How the mighty have fallen. Sarah Palin, that inscrutable media grifter from the tundra has just lost her gig with Fox News. She will no doubt soon find herself in that place so dreaded by celebrities and fame mongers: the "where are they now?" file.
The simple explanation for Fox's parting of ways with Palin would be that she passed her expiration date in a political scene where trends and personalities come and go with the seasons. That might be true, but I see a deeper game at play. This is actually part of a larger change in strategy on the part of the establishment of the Republican party, for whom Fox News acts as a mouthpiece, agitator, and propaganda arm.
If you remember, back in 2009, the Republicans reacted to president Obama's election and relative popularity with a campaign of massive obstruction, resistance, and paranoia. They filibustered at truly unprecedented levels, they began making idle and constant comparisons between the president's policies and Nazism, and they unleashed the dogs of political war in the form of the Tea Party church and king mob. Fox News threw down the gauntlet by giving a big platform to Glenn Beck, a paranoid ranter with the affect of a cult leader who soon found many ready acolytes. For the first time in decades, the Republican party establishment let their Bircher id run riot with apocalyptic fury. The gambit worked in turning out the votes and shifting momentum back in 2010.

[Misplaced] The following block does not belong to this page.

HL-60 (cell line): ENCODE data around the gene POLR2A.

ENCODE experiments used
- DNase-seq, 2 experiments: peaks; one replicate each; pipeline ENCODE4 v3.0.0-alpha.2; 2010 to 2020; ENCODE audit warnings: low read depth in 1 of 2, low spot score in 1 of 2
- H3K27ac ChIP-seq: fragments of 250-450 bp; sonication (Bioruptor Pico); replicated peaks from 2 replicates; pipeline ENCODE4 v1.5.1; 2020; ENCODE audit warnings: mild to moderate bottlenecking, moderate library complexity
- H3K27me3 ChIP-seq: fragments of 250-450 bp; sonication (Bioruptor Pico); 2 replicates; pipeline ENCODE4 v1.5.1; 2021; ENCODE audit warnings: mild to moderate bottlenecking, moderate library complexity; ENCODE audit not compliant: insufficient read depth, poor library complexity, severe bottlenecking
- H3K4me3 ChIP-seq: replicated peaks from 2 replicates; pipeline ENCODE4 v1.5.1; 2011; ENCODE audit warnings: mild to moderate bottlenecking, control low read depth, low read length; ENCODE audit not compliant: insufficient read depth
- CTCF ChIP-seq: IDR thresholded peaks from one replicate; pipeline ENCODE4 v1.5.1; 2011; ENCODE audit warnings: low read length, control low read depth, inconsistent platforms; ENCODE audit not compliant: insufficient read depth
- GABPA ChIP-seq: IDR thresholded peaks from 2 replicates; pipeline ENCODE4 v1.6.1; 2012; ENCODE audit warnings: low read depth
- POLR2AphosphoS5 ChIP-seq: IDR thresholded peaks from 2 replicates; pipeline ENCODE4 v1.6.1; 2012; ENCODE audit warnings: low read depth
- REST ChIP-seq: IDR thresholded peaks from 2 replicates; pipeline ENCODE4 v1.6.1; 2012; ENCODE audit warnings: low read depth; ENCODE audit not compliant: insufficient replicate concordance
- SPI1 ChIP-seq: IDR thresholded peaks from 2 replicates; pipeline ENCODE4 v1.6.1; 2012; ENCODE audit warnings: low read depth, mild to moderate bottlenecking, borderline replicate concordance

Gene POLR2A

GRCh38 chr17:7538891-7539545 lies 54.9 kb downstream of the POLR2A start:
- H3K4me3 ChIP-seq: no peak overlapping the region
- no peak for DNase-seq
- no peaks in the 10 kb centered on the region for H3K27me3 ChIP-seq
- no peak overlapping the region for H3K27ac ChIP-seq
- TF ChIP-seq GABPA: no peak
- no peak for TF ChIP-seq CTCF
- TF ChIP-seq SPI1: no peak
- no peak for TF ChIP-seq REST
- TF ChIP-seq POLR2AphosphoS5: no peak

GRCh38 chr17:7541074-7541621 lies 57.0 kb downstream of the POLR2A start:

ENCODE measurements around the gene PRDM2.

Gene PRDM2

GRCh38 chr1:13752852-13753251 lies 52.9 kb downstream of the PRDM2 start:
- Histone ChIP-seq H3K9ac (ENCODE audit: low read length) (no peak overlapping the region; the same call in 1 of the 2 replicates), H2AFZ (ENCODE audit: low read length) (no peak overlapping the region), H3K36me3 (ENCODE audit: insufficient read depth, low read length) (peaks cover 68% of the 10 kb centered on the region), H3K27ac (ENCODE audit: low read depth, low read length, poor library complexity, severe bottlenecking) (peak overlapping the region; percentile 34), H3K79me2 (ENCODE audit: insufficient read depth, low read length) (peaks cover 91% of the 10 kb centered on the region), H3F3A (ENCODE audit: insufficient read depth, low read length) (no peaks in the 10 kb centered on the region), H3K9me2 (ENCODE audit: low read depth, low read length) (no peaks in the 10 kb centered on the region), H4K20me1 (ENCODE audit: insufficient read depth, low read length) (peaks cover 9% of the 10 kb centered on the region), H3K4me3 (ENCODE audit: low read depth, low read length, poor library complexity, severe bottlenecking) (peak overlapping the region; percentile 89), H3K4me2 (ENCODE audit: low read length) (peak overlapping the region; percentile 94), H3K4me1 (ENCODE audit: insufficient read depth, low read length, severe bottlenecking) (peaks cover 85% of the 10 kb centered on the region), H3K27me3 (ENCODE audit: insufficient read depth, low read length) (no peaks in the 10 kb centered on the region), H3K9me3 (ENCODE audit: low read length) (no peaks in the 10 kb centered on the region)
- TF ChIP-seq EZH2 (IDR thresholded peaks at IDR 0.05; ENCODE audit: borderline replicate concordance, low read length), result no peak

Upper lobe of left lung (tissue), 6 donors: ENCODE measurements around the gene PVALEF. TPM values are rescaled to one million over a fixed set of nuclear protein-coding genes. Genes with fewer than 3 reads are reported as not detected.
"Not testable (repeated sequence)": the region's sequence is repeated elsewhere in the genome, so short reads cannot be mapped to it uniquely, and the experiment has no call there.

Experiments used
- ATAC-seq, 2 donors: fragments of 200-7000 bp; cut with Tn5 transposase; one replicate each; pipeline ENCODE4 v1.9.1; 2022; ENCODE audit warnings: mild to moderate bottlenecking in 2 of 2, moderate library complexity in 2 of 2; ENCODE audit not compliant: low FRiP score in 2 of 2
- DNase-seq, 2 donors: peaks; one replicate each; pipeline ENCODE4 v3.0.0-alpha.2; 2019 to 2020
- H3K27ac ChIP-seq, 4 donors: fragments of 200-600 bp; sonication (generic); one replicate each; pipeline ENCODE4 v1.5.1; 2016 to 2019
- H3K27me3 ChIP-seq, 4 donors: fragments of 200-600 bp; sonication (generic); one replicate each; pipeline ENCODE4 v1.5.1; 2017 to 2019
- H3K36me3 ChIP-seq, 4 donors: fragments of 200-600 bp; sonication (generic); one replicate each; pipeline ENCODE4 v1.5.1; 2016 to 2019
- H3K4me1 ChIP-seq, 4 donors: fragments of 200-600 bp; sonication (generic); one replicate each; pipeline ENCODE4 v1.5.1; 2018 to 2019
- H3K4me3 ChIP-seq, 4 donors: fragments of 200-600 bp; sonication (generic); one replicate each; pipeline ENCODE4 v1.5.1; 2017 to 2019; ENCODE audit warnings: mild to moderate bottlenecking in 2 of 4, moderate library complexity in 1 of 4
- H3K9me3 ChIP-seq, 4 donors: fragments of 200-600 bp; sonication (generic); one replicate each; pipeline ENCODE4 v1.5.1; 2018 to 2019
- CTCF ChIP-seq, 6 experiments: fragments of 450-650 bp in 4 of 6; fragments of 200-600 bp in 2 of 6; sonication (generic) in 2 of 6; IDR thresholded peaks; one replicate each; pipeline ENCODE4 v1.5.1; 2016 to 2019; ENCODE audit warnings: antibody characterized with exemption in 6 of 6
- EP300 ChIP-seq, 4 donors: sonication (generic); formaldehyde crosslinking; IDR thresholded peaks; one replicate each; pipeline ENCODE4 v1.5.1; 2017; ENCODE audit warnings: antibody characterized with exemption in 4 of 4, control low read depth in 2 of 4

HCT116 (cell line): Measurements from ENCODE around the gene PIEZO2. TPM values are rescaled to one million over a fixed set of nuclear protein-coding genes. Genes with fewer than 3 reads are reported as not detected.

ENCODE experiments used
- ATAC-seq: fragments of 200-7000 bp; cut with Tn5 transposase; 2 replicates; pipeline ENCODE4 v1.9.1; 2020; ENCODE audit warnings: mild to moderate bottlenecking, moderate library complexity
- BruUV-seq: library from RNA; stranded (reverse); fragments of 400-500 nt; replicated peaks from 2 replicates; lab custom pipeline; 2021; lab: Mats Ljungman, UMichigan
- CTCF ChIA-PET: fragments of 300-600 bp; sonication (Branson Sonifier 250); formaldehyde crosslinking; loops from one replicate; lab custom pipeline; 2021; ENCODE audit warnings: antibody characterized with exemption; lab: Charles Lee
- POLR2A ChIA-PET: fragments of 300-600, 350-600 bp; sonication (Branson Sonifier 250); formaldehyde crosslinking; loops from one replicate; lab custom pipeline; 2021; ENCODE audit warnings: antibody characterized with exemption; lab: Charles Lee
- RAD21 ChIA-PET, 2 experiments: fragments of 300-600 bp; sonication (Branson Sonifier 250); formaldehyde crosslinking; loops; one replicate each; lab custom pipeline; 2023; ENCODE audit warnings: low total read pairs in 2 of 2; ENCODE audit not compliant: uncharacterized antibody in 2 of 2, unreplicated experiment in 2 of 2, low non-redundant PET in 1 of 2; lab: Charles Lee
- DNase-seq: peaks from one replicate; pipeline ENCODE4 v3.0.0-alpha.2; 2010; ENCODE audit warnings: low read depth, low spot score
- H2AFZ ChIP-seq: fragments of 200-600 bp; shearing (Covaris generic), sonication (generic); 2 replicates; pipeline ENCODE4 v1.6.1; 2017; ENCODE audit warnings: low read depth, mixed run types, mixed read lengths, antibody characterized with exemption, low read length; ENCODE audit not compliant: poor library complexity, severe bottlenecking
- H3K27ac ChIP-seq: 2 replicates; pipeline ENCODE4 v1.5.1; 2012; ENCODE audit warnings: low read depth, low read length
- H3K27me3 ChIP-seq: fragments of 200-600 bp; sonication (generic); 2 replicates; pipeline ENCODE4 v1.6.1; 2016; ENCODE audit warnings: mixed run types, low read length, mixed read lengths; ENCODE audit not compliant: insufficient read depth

The raison d'etre of the party was apparent all along, and even stated publicly by the likes of Mitch McConnell: to make Barack Obama a one term president. After failing miserably in this quest, despite favorable economic conditions for an opposition challenge, it seems the party of no is having to re-strategize. They have decided to put off the debt ceiling battle, they have relented on Sandy funding, and they are making some baby steps towards moderate compromise.
This is where Palin comes in. She is the avatar of the "turn out the base" strategy, and pretty well pioneered it in the 2008 election, when she "went rogue" and shot her mouth off about "real Americans" and took the low road in her attacks on Obama. She quickly gained a following in the conservative ranks, who had found a representative for their resentments against Barack Obama, as well as a symbol of all they claimed to stand for. The enthusiastic response she received from the party faithful on the campaign trail made the party big-wigs realize the potential of "take my country back" populism, and certainly helped pave the way for the party's co-option of Beck and the Tea Party.
The last election seems to have shown the limitations of that strategy. Nowadays the party pushes forward the likes of Paul Ryan, Marco Rubio, and Ted Cruz. Much of this is to bolster facetious notions that the GOP is "young" and "diverse," but the new faces of the party are also more the old-school economic conservatives rather than the nationalistic rabble-rousers railing on behalf of "real America." Republicans seem to think they can expand their appeal beyond older white people by dampening down the herrenvolk nationalism and playing up the Reaganite contempt for the downtrodden. That, at the root, is why Sarah Palin is looking for a new gig.